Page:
If you are a HBV carrier, it’s your responsibility to take important steps to care for yourself and prevent the spread of HBV. Here’s what to do:
Keep others healthy
- Hepatitis B is transmitted by contact with infected blood, serum, semen, and vaginal fluids. Wash your hands with soap after touching your own blood or body fluids. Throw personal items such as tissues, menstrual pads, tampons, or bandages away in a plastic bag.
- All cuts and open sores should be covered with a bandage. Wipe up your blood spills, then, re-clean the area with a solution of one part household bleach to ten parts water.
- Tell sexual partners you have hepatitis B. Partners should be tested for HBV, and if not immune to the virus, they should receive the vaccination series of three shots. Until protection from HBV has been guaranteed, use a condom.
- People living in the same household as a carrier should see their doctor for hepatitis B testing and vaccination. If anyone unvaccinated is exposed to the your blood or body fluids, hepatitis B immune globulin can be given within two days to two weeks can prevent the infection.
Keep yourself healthy
- Monitor the state of your liver at least once a year to determine if the disease is progressing and if cirrhosis or liver cancer is developing.
- Review all medications with your physician. Even some over-the-counter and alternative medicines can harm the liver and especially if taken with alcohol.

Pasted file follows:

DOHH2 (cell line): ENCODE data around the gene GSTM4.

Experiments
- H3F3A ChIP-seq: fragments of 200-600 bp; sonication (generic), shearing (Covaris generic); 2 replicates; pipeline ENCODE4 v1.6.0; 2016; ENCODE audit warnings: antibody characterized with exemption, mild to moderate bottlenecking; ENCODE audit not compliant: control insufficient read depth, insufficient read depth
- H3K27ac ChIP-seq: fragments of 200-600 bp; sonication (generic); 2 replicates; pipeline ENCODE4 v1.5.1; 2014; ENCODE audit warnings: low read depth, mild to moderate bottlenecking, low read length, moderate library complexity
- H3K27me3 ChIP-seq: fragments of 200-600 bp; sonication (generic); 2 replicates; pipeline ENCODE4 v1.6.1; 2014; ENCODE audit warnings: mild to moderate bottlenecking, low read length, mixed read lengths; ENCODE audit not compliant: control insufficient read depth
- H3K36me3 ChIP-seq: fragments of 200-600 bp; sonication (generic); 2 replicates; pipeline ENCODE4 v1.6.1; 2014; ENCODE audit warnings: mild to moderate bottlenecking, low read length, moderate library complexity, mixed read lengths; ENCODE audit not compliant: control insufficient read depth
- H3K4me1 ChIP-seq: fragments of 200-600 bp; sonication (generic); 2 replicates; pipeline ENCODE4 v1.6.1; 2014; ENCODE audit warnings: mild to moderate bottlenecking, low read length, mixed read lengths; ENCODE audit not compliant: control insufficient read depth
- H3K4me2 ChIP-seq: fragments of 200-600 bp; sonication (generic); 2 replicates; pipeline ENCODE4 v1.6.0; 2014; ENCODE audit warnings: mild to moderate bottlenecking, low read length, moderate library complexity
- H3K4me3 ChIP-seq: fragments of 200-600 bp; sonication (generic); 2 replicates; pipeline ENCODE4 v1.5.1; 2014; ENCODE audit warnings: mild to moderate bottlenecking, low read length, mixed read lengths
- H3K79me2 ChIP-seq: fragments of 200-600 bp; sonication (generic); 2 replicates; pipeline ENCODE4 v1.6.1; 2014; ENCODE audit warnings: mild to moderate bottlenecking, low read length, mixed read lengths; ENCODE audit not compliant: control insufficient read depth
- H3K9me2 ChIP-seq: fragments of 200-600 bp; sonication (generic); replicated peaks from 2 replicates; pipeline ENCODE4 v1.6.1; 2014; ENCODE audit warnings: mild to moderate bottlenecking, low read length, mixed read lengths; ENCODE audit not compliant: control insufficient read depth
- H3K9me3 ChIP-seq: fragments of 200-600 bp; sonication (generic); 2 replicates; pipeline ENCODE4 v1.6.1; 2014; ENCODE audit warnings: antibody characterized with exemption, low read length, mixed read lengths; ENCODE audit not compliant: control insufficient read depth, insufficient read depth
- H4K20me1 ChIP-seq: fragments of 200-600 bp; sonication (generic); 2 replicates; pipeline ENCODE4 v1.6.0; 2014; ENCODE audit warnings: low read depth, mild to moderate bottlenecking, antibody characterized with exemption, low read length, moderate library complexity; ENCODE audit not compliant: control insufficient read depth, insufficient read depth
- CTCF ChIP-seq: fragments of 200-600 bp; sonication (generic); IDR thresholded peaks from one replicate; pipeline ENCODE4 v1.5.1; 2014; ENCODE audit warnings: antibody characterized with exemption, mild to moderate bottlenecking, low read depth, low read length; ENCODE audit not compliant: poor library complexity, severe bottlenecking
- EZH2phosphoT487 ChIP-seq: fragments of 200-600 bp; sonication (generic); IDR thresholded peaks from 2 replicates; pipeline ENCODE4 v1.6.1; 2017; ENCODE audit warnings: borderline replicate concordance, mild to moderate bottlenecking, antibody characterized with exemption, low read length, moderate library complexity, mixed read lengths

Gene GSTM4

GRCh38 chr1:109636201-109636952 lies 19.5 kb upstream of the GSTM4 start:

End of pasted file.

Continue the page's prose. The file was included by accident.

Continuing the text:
- Have periodic liver-imaging studies for liver cancer. The value of alpha-fetoprotein, a blood test for liver cancer, is uncertain.
- If pregnant, be sure to tell your physician you are an HBV carrier so your baby will receive appropriate management upon delivery.
- On routine visits, remind your doctor, dentist, and other healthcare providers that you are an HBV carrier.
Things NOT to do
- Avoid, or severely restrict, alcohol intake. Your liver may be further damaged by alcohol. If you do drink alcohol, NEVER do so with acetaminophen, found in Tylenol or other cold and headache remedies. Do not share with anyone toothbrushes, razors, needles, syringes, nail files, clippers, scissors, or any object that may come into contact with your blood or body fluids.
- Do not share food that has been in your mouth and do not pre-chew food for babies.
- Do not donate blood, plasma, body organs, tissue, or sperm.
Stay informed about research developments regarding treatments so you are able to make the best decisions. Research is now being planned and conducted to improve the treatment of chronic hepatitis C (HCV) and hepatitis B (HBV) infections.